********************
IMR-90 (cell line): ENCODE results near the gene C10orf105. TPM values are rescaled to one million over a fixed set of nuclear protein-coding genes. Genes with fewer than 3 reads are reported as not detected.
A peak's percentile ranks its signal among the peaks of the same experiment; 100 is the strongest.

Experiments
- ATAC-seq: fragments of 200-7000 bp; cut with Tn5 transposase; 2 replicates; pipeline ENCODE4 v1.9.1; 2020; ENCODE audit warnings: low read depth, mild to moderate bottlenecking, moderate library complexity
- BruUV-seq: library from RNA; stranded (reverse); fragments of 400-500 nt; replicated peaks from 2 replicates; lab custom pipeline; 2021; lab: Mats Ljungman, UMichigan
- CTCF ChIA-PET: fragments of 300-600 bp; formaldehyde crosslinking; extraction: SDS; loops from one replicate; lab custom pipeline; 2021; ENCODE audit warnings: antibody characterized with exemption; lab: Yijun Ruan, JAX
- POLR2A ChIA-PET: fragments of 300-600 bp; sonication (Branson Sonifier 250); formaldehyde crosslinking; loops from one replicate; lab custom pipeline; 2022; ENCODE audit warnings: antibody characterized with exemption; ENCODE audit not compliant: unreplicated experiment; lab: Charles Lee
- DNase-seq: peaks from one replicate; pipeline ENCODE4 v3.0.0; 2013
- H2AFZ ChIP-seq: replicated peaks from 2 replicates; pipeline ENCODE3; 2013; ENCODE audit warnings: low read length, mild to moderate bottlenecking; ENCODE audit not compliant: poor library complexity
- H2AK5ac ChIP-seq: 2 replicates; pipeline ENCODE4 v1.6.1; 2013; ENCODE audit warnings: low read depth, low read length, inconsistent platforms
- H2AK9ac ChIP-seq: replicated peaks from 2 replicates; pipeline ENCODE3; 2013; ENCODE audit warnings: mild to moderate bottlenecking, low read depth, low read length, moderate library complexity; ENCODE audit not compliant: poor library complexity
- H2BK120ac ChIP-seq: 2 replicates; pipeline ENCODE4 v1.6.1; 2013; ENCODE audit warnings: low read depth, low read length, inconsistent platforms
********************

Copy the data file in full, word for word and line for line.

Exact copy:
IMR-90 (cell line): ENCODE results near the gene C10orf105. TPM values are rescaled to one million over a fixed set of nuclear protein-coding genes. Genes with fewer than 3 reads are reported as not detected.
A peak's percentile ranks its signal among the peaks of the same experiment; 100 is the strongest.

Experiments
- ATAC-seq: fragments of 200-7000 bp; cut with Tn5 transposase; 2 replicates; pipeline ENCODE4 v1.9.1; 2020; ENCODE audit warnings: low read depth, mild to moderate bottlenecking, moderate library complexity
- BruUV-seq: library from RNA; stranded (reverse); fragments of 400-500 nt; replicated peaks from 2 replicates; lab custom pipeline; 2021; lab: Mats Ljungman, UMichigan
- CTCF ChIA-PET: fragments of 300-600 bp; formaldehyde crosslinking; extraction: SDS; loops from one replicate; lab custom pipeline; 2021; ENCODE audit warnings: antibody characterized with exemption; lab: Yijun Ruan, JAX
- POLR2A ChIA-PET: fragments of 300-600 bp; sonication (Branson Sonifier 250); formaldehyde crosslinking; loops from one replicate; lab custom pipeline; 2022; ENCODE audit warnings: antibody characterized with exemption; ENCODE audit not compliant: unreplicated experiment; lab: Charles Lee
- DNase-seq: peaks from one replicate; pipeline ENCODE4 v3.0.0; 2013
- H2AFZ ChIP-seq: replicated peaks from 2 replicates; pipeline ENCODE3; 2013; ENCODE audit warnings: low read length, mild to moderate bottlenecking; ENCODE audit not compliant: poor library complexity
- H2AK5ac ChIP-seq: 2 replicates; pipeline ENCODE4 v1.6.1; 2013; ENCODE audit warnings: low read depth, low read length, inconsistent platforms
- H2AK9ac ChIP-seq: replicated peaks from 2 replicates; pipeline ENCODE3; 2013; ENCODE audit warnings: mild to moderate bottlenecking, low read depth, low read length, moderate library complexity; ENCODE audit not compliant: poor library complexity
- H2BK120ac ChIP-seq: 2 replicates; pipeline ENCODE4 v1.6.1; 2013; ENCODE audit warnings: low read depth, low read length, inconsistent platforms